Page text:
“The Democratic Socialists of America is proud to endorse the Red Deal, an indigenous centered set of policy recommendations that was written by The Red Nation. We are also proud to endorse the work of The Red Nation and commit to a long-term partnership with them in the furtherance of decolonizing our society. The Red Nation is a group of radical indigenous people that are fighting back against the US imperialist settler colonialist state. They are not just fighting for land and sovereignty, but for survival.”

The DSA, which claims to be a “democratic socialist” and noncommunist organization, appears to have no qualms about endorsing communist principles and partnering with a revolutionary communist organization.

Red Nation

The Red Nation was founded in 2014 in Albuquerque, New Mexico, in a fusion between Native American militants and comrades from the pro-North Korea and -Iran Party for Socialism and Liberation (PSL). The Red Nation and PSL held numerous events together and worked out of the same office. Several Red Nation activists were also PSL comrades, including Paige Murphy, Sam Gardipe, Michael Butler, and Melissa Tso.

In recent years, The Red Nation also formed a close bond to the Trotsky-oriented International Socialist Organization (ISO).

For several years, ISO website Socialist Worker has carried coverage of The Red Nation’s conferences and protests. Most were written by Wisconsin-based Native American activist and ISO member Brian Ward and his California-based comrade Ragina Johnson.

At The Red Nation’s Native Liberation Conference held Aug. 11–12, 2018, in Albuquerque, ISO hosted the panel “Solidarity Will Win: Socialism and Indigenous Peoples” featuring ISO comrades Khury Petersen-Smith, Johnson, and Ward and moderated by The Red Nation leader Nick Estes.

In early 2019, ISO collapsed as the result of a long-simmering sexual harassment scandal. Many ISO comrades moved into the DSA, bringing their The Red Nation contacts with them.

At the DSA’s national convention in Atlanta, in July 2019, seven comrades moved the resolution “Amendment on the Red Deal and Rejecting a Green Military.”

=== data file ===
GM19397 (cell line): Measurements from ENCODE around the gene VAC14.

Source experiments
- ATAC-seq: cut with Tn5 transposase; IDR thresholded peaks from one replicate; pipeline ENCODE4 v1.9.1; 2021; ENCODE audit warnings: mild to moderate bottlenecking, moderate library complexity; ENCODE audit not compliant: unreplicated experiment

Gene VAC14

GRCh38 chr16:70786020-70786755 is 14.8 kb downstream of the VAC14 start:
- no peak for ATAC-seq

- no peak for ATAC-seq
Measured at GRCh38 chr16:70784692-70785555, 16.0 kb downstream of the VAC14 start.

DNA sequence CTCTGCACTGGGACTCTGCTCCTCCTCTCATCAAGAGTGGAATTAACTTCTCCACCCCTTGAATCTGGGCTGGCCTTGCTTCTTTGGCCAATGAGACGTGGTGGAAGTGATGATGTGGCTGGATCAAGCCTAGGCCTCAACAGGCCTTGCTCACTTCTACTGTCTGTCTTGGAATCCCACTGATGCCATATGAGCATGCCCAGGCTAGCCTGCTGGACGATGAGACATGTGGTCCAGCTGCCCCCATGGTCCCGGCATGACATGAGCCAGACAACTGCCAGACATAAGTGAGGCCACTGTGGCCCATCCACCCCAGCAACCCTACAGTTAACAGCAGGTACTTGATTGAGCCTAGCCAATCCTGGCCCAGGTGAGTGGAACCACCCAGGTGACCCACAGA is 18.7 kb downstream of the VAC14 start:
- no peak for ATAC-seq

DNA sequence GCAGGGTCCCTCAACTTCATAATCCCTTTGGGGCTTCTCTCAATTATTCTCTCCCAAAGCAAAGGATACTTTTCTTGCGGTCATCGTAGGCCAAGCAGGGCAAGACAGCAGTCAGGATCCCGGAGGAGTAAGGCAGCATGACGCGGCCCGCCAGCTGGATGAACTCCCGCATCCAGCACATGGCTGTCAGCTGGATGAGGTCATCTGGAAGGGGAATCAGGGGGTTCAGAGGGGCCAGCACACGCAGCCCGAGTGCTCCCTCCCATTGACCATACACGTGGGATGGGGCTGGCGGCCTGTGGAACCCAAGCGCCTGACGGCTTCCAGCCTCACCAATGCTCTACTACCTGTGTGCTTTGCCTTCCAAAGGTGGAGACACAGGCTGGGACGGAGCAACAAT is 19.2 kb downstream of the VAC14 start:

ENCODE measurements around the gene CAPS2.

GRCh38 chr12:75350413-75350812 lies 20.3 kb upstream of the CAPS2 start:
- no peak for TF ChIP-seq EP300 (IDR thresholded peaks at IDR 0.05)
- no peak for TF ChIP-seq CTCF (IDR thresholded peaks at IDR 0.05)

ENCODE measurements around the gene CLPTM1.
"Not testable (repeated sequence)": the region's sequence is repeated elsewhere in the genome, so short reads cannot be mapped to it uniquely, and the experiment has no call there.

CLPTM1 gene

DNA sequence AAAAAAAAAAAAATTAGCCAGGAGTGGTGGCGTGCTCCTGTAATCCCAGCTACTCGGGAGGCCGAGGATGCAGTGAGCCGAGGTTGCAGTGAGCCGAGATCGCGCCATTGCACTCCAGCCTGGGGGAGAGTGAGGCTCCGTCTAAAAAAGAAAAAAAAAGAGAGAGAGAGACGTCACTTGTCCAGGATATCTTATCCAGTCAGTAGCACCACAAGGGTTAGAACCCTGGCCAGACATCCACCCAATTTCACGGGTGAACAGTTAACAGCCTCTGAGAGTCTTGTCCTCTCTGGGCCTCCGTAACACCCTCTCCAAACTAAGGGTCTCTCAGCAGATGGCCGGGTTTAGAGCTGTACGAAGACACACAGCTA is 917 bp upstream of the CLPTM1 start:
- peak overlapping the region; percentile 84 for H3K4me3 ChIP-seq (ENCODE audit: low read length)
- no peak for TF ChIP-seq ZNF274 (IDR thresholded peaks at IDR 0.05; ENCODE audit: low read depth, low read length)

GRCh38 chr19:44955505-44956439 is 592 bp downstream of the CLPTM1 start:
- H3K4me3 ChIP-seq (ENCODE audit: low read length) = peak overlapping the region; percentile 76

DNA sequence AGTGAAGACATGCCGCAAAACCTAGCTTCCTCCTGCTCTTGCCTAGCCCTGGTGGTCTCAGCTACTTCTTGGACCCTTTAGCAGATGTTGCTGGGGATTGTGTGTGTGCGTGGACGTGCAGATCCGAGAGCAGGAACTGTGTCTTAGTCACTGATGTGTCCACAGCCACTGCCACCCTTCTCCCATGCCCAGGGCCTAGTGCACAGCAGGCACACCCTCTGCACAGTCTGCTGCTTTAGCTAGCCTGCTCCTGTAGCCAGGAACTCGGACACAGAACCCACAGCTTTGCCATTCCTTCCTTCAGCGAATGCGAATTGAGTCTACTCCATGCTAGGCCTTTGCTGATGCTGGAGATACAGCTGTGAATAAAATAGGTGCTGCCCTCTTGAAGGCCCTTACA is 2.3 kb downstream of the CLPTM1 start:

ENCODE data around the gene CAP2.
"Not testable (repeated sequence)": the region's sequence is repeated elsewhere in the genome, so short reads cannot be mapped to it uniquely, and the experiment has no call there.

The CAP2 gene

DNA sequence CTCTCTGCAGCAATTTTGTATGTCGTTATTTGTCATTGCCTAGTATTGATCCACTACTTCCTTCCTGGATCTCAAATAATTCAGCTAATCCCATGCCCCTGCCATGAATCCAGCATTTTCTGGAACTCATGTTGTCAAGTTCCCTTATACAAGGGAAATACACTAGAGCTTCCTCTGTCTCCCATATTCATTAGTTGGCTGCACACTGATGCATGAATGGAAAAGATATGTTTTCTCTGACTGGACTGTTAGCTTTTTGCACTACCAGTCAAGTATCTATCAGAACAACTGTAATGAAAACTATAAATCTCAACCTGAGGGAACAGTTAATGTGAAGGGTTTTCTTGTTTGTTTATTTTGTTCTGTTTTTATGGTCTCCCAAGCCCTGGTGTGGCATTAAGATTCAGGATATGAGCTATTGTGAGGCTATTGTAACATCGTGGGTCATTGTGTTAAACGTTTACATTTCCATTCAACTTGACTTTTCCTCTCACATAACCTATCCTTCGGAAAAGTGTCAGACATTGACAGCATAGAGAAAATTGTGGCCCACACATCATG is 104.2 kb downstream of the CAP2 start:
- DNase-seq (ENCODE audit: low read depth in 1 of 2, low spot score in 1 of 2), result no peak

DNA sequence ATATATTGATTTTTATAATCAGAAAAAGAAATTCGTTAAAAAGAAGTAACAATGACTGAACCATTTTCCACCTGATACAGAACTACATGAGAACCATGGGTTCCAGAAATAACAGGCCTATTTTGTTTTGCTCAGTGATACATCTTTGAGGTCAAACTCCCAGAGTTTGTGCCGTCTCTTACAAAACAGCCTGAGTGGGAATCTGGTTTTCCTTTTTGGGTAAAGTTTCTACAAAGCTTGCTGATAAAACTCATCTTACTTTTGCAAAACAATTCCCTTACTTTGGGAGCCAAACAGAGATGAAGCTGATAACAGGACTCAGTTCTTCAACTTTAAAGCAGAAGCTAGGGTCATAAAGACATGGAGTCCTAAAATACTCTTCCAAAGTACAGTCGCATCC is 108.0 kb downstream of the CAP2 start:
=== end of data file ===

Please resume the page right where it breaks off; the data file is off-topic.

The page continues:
Two of the seven, Sofia Arias and Brian Ward, were former ISO comrades. Two more, Rory Fanning and Spenser Rapone, had addressed a major ISO-sponsored conference in Chicago in 2018.

The resolution amendment called on the DSA to:

endorse the Red Deal, launched by comrades in The Red Nation, a radical anti-capitalist Indigenous liberation group, and its principles on the fight for non-reformist reforms. As described by The Red Nation, ‘The Red Deal is not a counter program of the GND. It’s a call for action beyond the scope of the US colonial state. It’s a program for Indigenous liberation, life, and land—an affirmation that colonialism and capitalism must be overturned for this planet to be habitable for human and other-than-human relatives to live dignified lives.’

“At the end of this Convention, the Green New Deal Coordinating Committee will be tasked with initiating a more direct working relationship between DSA and The Red Nation. The GNDCC will make direct connection with The Red Nation, dedicate one person to serve as the main point of contact, and collaborate with the comrades on joint actions, statements and local, national and international campaigns around indigenous liberation and climate justice.”

So far, the only Congress member to show an interest in the Red Deal is far-left New Mexico Democratic Rep. Deb Haaland.

In June, Haaland sent a representative to a Red Deal workshop in Albuquerque. According to New Mexico Report, Haaland said The Red Nation activists “are absolutely right, for far too long the U.S. government has not lived up to its obligations to Indian tribes, and this is a new era.”

Haaland, a member of the Laguna Pueblo tribe, is a co-sponsor of the Green New Deal and said she plans to make sure “tribes are included as it is developed.”

The Green New Deal became ubiquitous in a few short weeks thanks to a social media blitz by the DSA and other forces on the left.

How long will it be before the Red Deal is on the lips of Democratic House members, senators, and presidential candidates?

Trevor Loudon is an author, filmmaker, and public speaker from New Zealand. For more than 30 years, he has researched radical left, Marxist, and terrorist movements and their covert influence on mainstream politics.

Views expressed in this article are the opinions of the author and do not necessarily reflect the views of The Epoch Times.